At the end of the night, the Jets are still likely done with both the Caps and the Sabres up four points on them. But Washington let another key point go by the way side. They made mental mistakes, took their foot off of the gas, and then lost confidence while Winnipeg got stronger as this game went on. The inevitable happened in the final frame, but fortunately for the Caps, they did pick up a point.

Still, they should have won up 3-0, despite being fatigued. Now they have Minnesota at home on Sunday evening before an all important matchup with Buffalo on Tuesday at the Verizon Center. Both contests are must wins, in my book.

 Notes: Not a good night for Marcus Johansson. The young Swede had one of the poorest games of his career. He was -3 and was pushed around in just 12:37 of ice time…Jay Beagle was 11-4 on draws and played 20:10…Ovechkin had 18:51 of ice time, not enough in my book. Part of the problem for Hunter though was he doesn’t have many decent options at center right now and when Laich is in the box he is forced to put either Johansson or the smaller Mathieu Perreault with the Gr8…Alex Semin returned to the lineup and had a strong game. He had an assist and was +1 in 16:13 of ice time. As good as 8 and 28 are though, with the major holes up the middle of the ice this Capitals team, as I’ve blogged many times since Nicklas Backstrom was injured, is going to be inconsistent. On Friday night, they received subpar play at center and that contributed mightily to the lack of third period forecheck, and ultimately the loss…Winnipeg went 4-1-1 against Washington this season while the Caps were 2-2-2 in the season series.

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Ovechkin Steps Up in Motown

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Ovechkin Steps Up in Motown

Posted on 19 March 2012 by Ed Frankovic

Just when the Washington Capitals appeared to be in big trouble in the race for the playoffs, their star players finally put together a huge effort as the Caps went into Motown and stunned the Detroit Red Wings, 5-3, behind 30 saves from Braden Holtby. This Wings team set an NHL record for consecutive home victories this season (23 games) and they’d only lost on home ice in regulation four times in 2011-12.

But Alexander Ovechkin (two goals) and company had no need for history on this night and a huge first period, one in which the Caps outscored Detroit 3-0, resulted in one of the biggest victories of the season for Washington. The win keeps them in eighth place, just two points ahead of a streaking Buffalo Sabres team and four points ahead of 10th place Winnipeg. The Caps also pull within three points of the Southeast Divison leading Florida Panthers, who are in Philadelphia tomorrow night to take on the Flyers. It is hard to believe, but Capitals fans will be cheering for Danny Briere, Jaromir Jagr, and company on Tuesday night.

After a terrible first period in Chicago on Sunday night, this Capitals team looked totally different in Detroit. Washington came out skating and they drew a couple of early penalties. Ovechkin scored twice with the man advantage by moving into prime scoring position. On the first tally, Marcus Johansson gave him a sweet feed in the slot and the Gr8 went upper left top shelf. Mike Knuble then scored following a great breakout pass from Mike Green that led to some sweet passing between Mathieu Perreault and Jason Chimera before Papa Knoobs buried the biscuit setting the stage for Ovie’s 32nd goal of the season. Ovechkin fired the puck from the top of the slot but he alertly, like a basketball player, followed up his shot and went to the net for the rebound. Brooks Laich kept it alive and the Gr8 banged home the puck to give the Caps a huge early cushion.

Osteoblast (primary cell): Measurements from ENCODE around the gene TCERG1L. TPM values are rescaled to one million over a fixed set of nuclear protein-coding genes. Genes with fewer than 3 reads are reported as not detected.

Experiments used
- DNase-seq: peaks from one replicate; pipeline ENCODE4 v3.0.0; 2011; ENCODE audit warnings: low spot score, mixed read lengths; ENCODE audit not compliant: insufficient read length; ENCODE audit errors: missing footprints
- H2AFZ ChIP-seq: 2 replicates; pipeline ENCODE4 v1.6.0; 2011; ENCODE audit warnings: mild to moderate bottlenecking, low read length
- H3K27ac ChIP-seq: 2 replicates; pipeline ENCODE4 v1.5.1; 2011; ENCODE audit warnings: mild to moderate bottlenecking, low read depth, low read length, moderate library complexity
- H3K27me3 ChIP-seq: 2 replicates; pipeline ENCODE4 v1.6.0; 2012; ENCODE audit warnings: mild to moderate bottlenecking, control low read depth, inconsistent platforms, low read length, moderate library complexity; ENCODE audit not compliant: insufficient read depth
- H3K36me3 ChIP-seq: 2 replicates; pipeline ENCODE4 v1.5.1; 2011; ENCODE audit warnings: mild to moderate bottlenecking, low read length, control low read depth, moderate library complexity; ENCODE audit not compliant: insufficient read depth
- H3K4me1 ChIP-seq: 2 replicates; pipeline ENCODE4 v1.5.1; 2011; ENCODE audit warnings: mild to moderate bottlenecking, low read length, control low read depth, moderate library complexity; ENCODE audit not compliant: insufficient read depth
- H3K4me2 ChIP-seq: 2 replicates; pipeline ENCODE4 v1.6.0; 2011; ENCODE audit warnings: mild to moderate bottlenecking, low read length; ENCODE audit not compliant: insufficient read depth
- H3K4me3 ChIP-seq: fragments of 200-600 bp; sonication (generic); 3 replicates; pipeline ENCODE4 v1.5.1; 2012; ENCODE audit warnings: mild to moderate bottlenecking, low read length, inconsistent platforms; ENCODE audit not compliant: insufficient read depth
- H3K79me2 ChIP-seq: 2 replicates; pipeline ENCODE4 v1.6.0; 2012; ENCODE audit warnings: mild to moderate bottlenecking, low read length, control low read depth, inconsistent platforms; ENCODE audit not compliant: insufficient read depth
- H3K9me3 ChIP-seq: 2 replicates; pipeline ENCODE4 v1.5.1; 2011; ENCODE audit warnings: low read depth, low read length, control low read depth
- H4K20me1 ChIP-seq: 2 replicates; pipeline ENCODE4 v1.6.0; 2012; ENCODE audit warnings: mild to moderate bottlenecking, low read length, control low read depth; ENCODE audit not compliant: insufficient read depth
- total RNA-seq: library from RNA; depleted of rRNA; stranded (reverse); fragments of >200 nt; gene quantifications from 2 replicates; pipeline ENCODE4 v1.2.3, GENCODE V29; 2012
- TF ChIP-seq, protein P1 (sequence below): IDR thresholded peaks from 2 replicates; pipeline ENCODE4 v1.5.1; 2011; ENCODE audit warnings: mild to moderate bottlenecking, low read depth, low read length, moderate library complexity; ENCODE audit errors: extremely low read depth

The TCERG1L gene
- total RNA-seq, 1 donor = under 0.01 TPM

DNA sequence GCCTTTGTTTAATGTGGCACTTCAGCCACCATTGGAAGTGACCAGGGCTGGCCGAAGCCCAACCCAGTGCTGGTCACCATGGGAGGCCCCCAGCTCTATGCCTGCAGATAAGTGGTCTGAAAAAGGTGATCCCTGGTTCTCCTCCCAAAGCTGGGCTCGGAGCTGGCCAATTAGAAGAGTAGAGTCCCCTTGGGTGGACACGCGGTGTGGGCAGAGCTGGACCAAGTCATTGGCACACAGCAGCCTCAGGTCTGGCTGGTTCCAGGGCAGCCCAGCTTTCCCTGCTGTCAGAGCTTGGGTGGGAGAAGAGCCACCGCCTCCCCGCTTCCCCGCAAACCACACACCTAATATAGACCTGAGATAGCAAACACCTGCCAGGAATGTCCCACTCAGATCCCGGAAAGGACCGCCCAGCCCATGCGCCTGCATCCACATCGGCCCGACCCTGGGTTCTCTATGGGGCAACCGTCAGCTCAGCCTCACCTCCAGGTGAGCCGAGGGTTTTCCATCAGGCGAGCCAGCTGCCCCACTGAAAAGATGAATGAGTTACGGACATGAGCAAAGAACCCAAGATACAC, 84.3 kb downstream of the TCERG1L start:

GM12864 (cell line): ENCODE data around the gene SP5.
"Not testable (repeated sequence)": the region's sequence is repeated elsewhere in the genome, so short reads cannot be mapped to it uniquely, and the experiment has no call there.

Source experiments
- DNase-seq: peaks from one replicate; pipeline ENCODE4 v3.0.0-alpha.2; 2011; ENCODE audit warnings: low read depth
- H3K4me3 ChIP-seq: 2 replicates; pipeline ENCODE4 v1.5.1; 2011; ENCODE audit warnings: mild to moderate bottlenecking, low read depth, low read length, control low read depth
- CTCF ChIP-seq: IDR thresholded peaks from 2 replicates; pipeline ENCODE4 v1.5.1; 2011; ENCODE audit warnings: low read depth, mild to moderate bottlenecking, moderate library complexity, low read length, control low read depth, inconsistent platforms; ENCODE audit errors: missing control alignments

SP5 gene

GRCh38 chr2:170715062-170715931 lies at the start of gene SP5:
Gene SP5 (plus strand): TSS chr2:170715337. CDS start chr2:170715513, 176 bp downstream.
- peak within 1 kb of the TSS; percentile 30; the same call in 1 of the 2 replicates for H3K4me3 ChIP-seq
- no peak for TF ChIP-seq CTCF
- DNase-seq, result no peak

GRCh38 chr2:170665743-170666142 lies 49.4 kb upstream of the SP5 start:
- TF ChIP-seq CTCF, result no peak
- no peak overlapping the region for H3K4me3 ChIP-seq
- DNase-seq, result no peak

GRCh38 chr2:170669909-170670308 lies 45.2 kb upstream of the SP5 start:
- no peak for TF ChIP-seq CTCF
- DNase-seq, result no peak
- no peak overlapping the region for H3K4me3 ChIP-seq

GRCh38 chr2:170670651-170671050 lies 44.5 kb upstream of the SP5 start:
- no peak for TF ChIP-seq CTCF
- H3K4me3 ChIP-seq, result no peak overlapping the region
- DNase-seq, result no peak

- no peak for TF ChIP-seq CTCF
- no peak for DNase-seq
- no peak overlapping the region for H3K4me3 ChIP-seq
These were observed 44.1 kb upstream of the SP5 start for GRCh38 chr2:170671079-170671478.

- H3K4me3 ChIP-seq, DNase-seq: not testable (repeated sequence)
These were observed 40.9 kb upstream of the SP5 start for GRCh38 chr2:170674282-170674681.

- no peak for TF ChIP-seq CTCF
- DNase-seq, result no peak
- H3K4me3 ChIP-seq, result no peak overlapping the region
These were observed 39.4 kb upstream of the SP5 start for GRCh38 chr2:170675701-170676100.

From there it was hang onto to your seats as the inevitable Wings full court press was due to come. In the second frame they cut it to 3-1 but then Keith Aucoin buried one in front after some super work by Alexander Semin and Roman Hamrlik on the boards. When Todd Bertuzzi made it 4-2 just 36 seconds in to period three, the Wings assault ramped up even more. Dan Cleary scored after a Knuble giveaway with just over seven minutes left but Holtby closed the door and Chimera hit the empty net for the final marker.

It was an impressive victory and many players turned in solid efforts. The Caps need Ovechkin to carry them down the stretch and he did it on this night. Laich, after a subpar outing in Chicago, was excellent as 1st line center and when the Gr8 has someone playing well at the pivot position for him he can be lethal. Semin had two assists and put in his best game in weeks while Green finally looked totally comfortable on the ice. He was making great breakout passes, ended up with an assist, and was +2 in 22:52. All four of those guys, Ovechkin, Laich, Semin, and Green have to be good in the last nine games for the Capitals to make the playoffs.

Holtby got the call with Tomas Vokoun nursing a creaky groin and Michal Neuvirth having played the night before. #70 had the tough task of going against a team that creates traffic in front of the opposing goaltender better than any other club in the NHL, so kudos to Braden for staying strong in his crease and playing a big role in the Caps win. Goaltending is ultra important in hockey and Holtby delivered that on Monday night.